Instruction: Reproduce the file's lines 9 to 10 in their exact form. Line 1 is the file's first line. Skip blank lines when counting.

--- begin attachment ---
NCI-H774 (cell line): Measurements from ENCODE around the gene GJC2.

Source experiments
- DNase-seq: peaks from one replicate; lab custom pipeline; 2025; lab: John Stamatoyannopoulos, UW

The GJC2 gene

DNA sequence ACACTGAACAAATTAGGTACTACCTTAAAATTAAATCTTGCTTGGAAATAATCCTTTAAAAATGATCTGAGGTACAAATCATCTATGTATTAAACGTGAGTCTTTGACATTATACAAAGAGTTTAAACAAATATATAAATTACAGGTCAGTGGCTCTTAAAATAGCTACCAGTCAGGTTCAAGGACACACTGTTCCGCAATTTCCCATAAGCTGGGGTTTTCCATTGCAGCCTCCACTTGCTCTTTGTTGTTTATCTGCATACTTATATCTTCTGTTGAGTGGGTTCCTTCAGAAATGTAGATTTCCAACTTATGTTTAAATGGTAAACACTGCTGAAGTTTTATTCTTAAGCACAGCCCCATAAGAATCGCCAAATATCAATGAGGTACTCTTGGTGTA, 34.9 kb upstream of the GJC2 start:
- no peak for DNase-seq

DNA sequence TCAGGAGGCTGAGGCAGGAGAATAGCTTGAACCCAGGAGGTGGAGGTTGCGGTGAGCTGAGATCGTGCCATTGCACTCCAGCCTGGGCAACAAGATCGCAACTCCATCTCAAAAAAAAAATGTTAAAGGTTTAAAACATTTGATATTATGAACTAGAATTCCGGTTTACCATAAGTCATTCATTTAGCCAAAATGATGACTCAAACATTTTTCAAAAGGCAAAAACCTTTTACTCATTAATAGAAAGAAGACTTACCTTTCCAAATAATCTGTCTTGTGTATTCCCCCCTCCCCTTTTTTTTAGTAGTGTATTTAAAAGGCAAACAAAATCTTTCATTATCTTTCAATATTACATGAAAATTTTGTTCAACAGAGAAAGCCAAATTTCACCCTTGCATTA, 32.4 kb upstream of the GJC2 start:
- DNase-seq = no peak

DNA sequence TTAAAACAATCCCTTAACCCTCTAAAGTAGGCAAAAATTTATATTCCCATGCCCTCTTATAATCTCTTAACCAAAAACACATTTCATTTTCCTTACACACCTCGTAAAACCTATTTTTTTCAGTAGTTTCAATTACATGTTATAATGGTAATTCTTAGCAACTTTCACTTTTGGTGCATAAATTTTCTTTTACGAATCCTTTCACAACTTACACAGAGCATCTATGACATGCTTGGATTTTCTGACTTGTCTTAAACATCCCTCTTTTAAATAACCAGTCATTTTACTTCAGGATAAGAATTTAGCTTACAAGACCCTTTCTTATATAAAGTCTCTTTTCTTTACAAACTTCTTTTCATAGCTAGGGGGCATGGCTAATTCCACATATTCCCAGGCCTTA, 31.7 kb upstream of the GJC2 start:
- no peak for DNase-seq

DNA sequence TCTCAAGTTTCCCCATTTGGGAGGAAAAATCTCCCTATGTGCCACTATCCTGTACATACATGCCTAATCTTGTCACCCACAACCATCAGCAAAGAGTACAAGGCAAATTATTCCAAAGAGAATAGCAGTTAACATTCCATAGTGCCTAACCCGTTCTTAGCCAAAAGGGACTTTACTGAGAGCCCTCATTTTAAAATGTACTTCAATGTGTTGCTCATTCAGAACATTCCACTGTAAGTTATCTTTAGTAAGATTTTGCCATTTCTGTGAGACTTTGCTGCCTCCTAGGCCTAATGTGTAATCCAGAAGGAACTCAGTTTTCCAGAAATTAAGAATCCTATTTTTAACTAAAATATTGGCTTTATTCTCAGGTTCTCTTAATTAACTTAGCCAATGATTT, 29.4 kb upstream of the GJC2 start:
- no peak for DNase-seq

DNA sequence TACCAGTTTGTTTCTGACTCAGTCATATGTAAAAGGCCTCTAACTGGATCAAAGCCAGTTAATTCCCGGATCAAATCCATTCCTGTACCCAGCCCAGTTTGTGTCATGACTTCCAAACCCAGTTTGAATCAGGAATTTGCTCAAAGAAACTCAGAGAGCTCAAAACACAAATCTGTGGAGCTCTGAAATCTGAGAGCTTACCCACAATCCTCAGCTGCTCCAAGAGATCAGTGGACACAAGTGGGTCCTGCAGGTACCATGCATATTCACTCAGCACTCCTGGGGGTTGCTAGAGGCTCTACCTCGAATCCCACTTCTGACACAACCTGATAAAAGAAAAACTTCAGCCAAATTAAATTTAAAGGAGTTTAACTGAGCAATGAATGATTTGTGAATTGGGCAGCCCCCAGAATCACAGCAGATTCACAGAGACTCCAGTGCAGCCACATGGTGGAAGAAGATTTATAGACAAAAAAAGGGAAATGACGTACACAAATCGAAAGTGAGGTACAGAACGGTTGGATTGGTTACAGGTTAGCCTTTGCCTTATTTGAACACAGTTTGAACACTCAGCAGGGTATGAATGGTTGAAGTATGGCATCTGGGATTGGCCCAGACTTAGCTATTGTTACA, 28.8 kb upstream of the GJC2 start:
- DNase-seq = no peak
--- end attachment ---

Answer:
DNA sequence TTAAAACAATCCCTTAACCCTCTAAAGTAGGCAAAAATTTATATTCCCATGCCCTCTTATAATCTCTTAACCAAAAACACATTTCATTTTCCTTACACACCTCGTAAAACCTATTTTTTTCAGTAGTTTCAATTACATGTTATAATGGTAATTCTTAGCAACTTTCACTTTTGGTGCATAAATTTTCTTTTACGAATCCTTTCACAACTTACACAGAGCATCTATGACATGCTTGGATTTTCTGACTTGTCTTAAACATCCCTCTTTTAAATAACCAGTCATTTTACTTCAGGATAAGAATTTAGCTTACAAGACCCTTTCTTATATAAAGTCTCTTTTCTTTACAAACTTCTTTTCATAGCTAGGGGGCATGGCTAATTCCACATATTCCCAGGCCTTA, 31.7 kb upstream of the GJC2 start:
- no peak for DNase-seq